Farmer to Farmer
SHARON O. BLUMBERG MUNSTER, INDIANA
Smart farmers are full of expert advice for anyone thinking about raising chickens.
A: I’ve found two major factors to consider in starting a small chicken operation. First, do your research to choose a breed that best fits your area’s climate and your living situation. Some breeds, such as Buff Orpington and Barred Rock, are hardy enough for colder climates, while others would need to be bundled up just to survive. Also consider space and movement; a breed like Rhode Island Red will flourish in either freerange or pastured environments. Second, invest in a safe, dependable heat source for the first weeks of life. It’ll save your chicks and your sanity. We use an adjustable hover heat plate. We chose cold-hardy breeds since our winters can be brutal. In the cold weather, our chickens, all of which are pastured, may spend more time in their coop where there is thick bedding and the small heat source. The coop is also set up off the frozen ground and positioned to block prevailing winds; the bedding helps to retain heat. While we’re on vacation, our waterer and feeder devices allow the chickens to continue their regular day-to-day feeding, but we do have someone check on the flock and top off anything that’s running low. One visit a day seems enough, and it helps deter any predators keeping an eye on the area.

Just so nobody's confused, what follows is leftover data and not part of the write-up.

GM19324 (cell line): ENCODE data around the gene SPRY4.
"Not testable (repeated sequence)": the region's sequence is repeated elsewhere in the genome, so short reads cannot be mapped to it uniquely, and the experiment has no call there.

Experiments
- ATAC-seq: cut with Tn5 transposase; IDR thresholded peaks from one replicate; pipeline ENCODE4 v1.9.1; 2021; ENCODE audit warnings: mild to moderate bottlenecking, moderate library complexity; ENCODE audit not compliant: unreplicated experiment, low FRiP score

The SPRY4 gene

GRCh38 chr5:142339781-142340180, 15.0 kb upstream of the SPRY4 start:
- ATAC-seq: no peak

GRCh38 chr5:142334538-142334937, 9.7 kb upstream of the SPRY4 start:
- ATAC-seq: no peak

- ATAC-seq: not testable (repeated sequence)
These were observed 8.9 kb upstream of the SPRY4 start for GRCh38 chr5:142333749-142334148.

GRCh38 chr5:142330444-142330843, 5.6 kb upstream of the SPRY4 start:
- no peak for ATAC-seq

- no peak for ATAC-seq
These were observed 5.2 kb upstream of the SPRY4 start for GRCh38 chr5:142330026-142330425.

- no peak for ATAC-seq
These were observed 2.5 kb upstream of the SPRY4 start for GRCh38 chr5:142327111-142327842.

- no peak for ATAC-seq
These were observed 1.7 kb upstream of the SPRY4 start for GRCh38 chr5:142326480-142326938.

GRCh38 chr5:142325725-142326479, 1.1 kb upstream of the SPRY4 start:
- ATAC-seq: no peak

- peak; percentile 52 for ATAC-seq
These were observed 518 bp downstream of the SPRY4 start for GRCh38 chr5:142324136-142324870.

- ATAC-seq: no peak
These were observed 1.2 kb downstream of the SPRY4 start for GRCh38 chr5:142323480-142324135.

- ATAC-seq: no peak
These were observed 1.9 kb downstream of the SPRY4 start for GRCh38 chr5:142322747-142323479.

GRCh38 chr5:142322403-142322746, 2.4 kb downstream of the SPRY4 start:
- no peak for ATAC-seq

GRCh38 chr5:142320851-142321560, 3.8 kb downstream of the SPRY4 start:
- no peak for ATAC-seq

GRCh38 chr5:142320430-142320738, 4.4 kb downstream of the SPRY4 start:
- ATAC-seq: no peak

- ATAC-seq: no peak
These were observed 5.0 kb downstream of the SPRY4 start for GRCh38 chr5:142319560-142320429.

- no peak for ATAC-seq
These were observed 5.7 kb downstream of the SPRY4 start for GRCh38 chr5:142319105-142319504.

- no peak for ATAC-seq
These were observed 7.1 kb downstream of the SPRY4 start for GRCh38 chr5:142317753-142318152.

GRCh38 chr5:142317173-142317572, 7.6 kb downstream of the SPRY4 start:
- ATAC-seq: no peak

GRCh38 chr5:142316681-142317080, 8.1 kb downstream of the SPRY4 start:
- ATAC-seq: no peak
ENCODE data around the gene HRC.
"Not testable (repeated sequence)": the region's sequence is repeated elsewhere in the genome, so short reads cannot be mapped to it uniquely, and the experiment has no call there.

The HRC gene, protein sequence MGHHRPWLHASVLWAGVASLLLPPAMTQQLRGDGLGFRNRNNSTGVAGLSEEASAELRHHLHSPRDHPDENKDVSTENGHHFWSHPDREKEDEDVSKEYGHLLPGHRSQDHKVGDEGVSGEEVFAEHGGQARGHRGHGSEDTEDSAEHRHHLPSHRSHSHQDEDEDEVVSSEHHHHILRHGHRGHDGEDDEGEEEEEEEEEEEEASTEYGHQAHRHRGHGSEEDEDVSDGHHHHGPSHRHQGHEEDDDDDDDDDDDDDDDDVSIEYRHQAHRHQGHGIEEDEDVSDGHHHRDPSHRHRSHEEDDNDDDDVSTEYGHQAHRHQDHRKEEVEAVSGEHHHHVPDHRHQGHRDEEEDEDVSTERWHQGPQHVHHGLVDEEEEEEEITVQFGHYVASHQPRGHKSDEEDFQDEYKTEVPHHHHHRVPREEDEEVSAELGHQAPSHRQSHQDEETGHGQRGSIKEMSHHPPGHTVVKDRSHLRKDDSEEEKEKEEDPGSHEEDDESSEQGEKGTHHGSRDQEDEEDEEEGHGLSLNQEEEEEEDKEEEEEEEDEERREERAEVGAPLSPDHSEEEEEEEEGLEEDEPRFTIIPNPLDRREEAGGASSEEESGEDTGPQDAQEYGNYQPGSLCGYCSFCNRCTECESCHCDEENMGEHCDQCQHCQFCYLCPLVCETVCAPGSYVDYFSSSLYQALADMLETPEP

ERIN PARSONS COLFAX, INDIANA
Rhode Island Reds love an open pasture. Sharon Blumberg is a retired schoolteacher who taught Spanish and English for more than 20 years and now is interested in keeping a coop of chickens. She resides in northwest Indiana with her husband, and she has...
Erin and Michael Parsons started their flock three and a half years ago. Like many chicken owners, they voluntarily fell victim to chicken math, and their flock quadrupled after one year, adding three roosters.